Avaya, which makes data and telecommunications network equipment for corporations to enable such technology as unified communications, is expected to file plans for an initial public offering (IPO) of stock aimed at raising $1 billion, the Wall Street Journal reported Tuesday.
For Avaya, it's not an "initial" public offering in the strictest sense of the word because Avaya was spun off as a separate public company in 2000 from Lucent, formerly known as AT&T Technologies. In 2007, Avaya was acquired by two private equity firms, TPG and Silver Lake Partners, for $8.2 billion. According to the Journal, this latest IPO would value Avaya at $5 billion or more, which is about 40% less than the private equity firms paid for it four years ago.
Avaya did not immediately respond to a request for comment.
Avaya has been active in pursuing the enterprise unified communications market with its Avaya Aura platform, which provides UC and contact center technology for midsize to large enterprises.
It even got into the tablet computer race in September 2010 with the introduction of the Avaya Desktop Video Device, which runs on the Avaya Flare platform for combining email, instant messaging, video, voice, text, and other communication tools. It also brings together an employee's contacts from their Microsoft Outlook, Facebook, LinkedIn, Twitter, and Skype accounts.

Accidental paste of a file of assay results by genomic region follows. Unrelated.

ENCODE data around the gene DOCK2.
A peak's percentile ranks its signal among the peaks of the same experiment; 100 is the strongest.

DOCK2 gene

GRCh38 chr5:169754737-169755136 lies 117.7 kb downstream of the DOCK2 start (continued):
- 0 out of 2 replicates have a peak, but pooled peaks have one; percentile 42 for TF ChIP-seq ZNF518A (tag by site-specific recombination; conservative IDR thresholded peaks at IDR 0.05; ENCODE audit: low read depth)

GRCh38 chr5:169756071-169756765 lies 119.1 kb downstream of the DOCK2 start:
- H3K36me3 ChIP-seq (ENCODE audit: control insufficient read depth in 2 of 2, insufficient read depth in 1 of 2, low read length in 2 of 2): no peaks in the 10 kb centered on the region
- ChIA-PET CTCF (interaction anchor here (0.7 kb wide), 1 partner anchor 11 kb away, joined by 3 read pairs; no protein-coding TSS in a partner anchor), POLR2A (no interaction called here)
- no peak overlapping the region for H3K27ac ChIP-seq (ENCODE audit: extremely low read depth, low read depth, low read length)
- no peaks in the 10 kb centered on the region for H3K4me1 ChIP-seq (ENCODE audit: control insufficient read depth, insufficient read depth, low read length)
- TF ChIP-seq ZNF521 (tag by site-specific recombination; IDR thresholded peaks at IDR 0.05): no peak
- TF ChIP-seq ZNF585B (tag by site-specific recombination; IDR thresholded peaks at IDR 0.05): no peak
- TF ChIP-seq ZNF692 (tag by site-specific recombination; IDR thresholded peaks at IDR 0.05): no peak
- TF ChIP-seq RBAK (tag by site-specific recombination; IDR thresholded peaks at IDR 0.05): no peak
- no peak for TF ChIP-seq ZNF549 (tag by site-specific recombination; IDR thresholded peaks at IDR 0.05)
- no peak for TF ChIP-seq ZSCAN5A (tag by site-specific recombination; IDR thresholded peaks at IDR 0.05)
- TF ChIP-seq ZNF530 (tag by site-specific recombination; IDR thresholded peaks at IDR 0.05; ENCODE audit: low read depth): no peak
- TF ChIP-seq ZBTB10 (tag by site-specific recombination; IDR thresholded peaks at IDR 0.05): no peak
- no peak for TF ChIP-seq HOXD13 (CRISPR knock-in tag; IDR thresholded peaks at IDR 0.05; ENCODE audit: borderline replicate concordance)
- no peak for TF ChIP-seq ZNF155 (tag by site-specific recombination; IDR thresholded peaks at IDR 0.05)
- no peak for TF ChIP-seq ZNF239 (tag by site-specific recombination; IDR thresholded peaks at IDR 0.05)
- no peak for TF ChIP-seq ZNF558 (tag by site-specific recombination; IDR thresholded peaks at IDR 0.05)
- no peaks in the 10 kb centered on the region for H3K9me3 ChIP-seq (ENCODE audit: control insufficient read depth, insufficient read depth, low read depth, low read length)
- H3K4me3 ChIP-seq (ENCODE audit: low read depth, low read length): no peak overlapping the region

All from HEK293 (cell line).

If the $1 billion IPO goes forward, and the Journal reported the filing could happen as soon as this week, it would be the fourth largest IPO of the year. Other notable tech IPOs this year have been Freescale Semiconductor Holding, the professional social networking Web site LinkedIn, and the IPO filing last week by Groupon, which advertises discounts to various merchants via smartphones and other devices.
The Avaya IPO is being underwritten by Goldman Sachs Group Inc, Morgan Stanley, JP Morgan Chase & Co, Citigroup Inc, Barclays Capital, and Credit Suisse Group, according to the Wall Street Journal.
Employees have more ways to communicate than ever, but until the mishmash of tools gets integrated, productivity will suffer. Also in the new, all-digital issue of InformationWeek: A buyer's guide to enterprise social networking. Download it now. (Free registration required.)